Information on how to plan contractor work correctly and safely

Planning for contractor work

A contractor is anyone who is doing work for your organisation, but they are not your employee. You may use contractors to help with:

  • business activities
  • maintenance
  • cleaning
  • catering
  • day to day tasks

Almost all organisations use contractors at some time. They could be organisations or self-employed individuals.

A contractor may hire other companies to assist with parts of the contract they have with you. These companies or individuals are known as sub-contractors.

Assess the risks of the work

It’s very important that you plan the work that the contractor is going to carry out for you. You need to provide projects’ specifications and requirements to contractors before they tender for the job.

If you are aware of any hazards that the work could create, or are present, in your workplace that will affect workers, you should include this in the pre-tender paperwork.

This will help the contractor decide:

  • what equipment and materials are required
  • if they are able to carry out the task
  • what precautions are essential to carry out the task without risks to health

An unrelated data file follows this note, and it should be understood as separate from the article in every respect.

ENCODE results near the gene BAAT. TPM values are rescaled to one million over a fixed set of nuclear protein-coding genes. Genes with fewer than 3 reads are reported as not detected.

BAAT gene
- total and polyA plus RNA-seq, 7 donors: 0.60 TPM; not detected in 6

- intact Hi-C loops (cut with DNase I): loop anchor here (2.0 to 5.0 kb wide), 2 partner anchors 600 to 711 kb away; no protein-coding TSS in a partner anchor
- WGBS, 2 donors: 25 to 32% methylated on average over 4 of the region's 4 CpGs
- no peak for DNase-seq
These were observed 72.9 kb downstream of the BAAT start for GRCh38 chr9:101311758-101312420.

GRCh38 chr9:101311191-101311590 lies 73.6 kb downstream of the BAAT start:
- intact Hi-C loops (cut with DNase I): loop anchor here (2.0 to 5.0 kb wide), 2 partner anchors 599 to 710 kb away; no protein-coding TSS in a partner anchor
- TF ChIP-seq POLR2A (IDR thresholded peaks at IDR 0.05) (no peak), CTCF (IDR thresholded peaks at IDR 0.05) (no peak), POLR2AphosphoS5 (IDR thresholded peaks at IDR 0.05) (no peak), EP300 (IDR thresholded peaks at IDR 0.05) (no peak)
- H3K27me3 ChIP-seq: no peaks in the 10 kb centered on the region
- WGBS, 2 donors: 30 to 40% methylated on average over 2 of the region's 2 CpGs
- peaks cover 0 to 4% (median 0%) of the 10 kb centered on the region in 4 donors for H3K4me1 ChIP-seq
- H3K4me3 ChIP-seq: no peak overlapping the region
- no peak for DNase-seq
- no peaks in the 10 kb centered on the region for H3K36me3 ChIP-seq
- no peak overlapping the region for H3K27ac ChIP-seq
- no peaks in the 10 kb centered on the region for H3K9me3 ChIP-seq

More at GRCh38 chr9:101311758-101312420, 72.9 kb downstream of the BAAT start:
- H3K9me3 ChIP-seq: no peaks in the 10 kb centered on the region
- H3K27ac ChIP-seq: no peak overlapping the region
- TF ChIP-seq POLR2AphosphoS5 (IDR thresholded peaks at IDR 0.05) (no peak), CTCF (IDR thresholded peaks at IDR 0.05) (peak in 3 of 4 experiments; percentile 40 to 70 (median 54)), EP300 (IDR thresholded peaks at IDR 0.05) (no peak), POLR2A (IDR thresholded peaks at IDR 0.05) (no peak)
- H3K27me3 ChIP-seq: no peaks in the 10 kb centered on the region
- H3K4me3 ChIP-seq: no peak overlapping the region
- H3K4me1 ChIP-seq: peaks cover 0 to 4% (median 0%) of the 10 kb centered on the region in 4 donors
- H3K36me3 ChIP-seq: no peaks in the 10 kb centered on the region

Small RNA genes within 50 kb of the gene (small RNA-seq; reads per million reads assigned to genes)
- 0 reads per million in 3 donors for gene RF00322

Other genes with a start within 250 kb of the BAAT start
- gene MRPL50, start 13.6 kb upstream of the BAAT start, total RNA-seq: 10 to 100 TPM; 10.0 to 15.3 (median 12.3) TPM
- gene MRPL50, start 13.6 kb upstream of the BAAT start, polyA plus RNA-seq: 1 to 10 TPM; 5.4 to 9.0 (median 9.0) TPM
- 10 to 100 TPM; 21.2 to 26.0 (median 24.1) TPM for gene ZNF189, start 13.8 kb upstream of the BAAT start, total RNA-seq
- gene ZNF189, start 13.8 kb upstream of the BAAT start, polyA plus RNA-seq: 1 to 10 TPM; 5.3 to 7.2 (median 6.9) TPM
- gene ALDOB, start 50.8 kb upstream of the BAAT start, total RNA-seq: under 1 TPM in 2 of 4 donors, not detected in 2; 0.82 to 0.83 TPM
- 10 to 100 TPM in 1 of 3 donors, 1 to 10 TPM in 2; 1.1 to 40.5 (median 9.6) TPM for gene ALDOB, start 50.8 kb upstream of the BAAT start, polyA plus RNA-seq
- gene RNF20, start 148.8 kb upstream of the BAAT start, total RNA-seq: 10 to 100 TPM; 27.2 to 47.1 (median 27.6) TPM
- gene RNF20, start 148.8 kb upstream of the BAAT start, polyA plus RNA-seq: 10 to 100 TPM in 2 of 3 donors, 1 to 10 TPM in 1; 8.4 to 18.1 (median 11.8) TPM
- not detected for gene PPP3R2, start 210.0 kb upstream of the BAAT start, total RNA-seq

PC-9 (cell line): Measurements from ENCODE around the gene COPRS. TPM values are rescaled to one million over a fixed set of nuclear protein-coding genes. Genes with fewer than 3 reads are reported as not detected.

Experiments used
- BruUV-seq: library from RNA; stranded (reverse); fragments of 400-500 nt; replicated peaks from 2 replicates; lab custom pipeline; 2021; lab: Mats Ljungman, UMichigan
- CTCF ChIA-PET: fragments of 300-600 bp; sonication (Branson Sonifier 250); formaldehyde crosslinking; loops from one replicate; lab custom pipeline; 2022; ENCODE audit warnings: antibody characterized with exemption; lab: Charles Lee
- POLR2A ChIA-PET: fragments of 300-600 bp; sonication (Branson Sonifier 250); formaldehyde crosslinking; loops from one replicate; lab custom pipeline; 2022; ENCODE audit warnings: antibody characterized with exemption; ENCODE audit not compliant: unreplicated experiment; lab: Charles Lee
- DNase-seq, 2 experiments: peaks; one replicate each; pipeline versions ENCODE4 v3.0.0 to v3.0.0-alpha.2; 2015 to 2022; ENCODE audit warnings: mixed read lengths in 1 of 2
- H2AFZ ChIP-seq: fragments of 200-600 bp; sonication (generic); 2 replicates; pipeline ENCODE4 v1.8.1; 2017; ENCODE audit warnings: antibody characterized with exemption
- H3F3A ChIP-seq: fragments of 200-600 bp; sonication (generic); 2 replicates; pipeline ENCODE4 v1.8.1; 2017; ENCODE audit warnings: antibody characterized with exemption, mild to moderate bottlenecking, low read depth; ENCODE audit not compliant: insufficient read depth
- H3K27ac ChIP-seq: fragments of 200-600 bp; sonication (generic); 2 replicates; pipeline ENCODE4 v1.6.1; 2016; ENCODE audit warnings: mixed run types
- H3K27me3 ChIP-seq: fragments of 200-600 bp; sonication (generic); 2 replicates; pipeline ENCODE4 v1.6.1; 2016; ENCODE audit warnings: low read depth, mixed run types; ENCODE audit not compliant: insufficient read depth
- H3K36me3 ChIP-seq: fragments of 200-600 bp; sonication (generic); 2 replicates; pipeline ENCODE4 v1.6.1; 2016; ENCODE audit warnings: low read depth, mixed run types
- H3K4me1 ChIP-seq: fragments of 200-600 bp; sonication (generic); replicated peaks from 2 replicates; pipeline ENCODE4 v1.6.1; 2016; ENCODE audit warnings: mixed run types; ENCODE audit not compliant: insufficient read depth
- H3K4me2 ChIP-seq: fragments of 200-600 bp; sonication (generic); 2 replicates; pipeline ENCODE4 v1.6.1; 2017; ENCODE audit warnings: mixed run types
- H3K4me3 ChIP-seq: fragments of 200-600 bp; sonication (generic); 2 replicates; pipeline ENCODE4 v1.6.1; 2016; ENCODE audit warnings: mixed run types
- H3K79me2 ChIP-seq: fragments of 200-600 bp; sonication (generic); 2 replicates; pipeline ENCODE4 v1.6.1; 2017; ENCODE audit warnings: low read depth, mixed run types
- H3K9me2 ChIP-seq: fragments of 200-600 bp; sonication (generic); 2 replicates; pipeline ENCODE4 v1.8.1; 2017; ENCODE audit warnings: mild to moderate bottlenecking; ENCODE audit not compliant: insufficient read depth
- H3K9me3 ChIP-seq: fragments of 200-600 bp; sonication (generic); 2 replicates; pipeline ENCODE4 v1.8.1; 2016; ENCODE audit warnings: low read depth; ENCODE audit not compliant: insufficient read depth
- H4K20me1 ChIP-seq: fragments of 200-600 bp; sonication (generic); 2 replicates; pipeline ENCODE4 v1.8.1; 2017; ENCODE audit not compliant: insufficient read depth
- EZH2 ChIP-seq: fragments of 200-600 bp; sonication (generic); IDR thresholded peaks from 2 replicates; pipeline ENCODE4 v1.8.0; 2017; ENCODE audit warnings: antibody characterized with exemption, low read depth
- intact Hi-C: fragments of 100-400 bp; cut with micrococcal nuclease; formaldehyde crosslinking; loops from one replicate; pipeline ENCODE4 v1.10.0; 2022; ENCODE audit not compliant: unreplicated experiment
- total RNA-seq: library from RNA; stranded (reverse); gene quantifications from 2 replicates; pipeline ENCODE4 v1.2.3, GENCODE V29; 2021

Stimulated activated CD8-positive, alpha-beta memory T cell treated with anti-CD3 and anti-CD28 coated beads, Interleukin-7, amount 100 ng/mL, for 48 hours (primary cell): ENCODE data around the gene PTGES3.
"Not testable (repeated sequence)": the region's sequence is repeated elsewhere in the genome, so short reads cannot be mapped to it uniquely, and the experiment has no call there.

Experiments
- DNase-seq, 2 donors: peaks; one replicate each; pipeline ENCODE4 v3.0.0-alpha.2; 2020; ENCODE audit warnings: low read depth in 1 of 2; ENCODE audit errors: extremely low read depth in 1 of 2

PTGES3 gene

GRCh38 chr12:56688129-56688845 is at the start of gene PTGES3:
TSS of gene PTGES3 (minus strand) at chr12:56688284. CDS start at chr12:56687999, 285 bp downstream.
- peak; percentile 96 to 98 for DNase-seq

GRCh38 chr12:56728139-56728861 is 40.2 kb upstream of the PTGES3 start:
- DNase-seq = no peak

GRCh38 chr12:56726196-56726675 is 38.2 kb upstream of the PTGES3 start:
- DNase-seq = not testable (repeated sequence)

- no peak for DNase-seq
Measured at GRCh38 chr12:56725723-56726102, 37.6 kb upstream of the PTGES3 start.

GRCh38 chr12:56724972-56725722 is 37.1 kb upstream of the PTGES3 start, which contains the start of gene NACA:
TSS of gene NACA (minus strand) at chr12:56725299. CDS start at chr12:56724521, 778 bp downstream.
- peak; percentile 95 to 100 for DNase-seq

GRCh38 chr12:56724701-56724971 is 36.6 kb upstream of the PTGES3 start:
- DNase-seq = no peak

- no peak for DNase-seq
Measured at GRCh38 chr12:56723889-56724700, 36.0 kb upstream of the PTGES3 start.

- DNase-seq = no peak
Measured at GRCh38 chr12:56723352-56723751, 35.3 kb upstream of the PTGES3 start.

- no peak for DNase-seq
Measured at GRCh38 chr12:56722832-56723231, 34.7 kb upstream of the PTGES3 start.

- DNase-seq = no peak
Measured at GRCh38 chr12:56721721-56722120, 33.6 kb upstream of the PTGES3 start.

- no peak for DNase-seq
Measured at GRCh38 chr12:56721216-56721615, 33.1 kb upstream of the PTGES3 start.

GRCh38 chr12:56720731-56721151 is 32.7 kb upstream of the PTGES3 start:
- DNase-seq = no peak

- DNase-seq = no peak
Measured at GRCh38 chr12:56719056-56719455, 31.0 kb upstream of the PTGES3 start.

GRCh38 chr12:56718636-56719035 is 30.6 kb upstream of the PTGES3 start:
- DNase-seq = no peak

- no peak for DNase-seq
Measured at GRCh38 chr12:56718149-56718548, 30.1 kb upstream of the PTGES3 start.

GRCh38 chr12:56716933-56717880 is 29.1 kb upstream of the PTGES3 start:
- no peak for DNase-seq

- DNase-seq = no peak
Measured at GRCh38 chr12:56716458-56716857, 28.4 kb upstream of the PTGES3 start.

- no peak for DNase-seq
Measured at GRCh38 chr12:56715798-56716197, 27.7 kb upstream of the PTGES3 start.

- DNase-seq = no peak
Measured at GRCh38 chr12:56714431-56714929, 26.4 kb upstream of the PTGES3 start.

Through the planning stage, you need to identify hazards and assess risks related to the work. The contractor will need to carry out their risk assessment, but their assessment should fit into your own.

It’s also important that the contractor makes you aware of any hazards and risks specific to the task that they are about to carry out.

Select an appropriate contractor

When selecting a potential contractor, you will need to ask questions and look for evidence about their:

  • health and safety arrangements
  • past performance
  • qualifications
  • experience
  • insurance details

It’s important that you ask for details about how they are planning to carry out the task at your premises. Based on the information provided, you need to decide whether the contractor is suitable to carry out the work or not.

You may request that they provide:

  • evidence of experience in the same type of work
  • references from previous clients which are checkable
  • accident/ill health statistics/prosecutions
  • evidence of qualifications, skills and ongoing training
  • evidence of health and safety training
  • risk assessments and method statements for the work to be carried out
  • health and safety policy and procedures
  • their criteria for selecting subcontractors

You may create an approved list of contractors. This list should include details of those contractors that you have accepted as suitable to work for you.

You can then ask them to update their documents regularly. This is with the exception of risk assessments or method statements which will need to be specific to the task.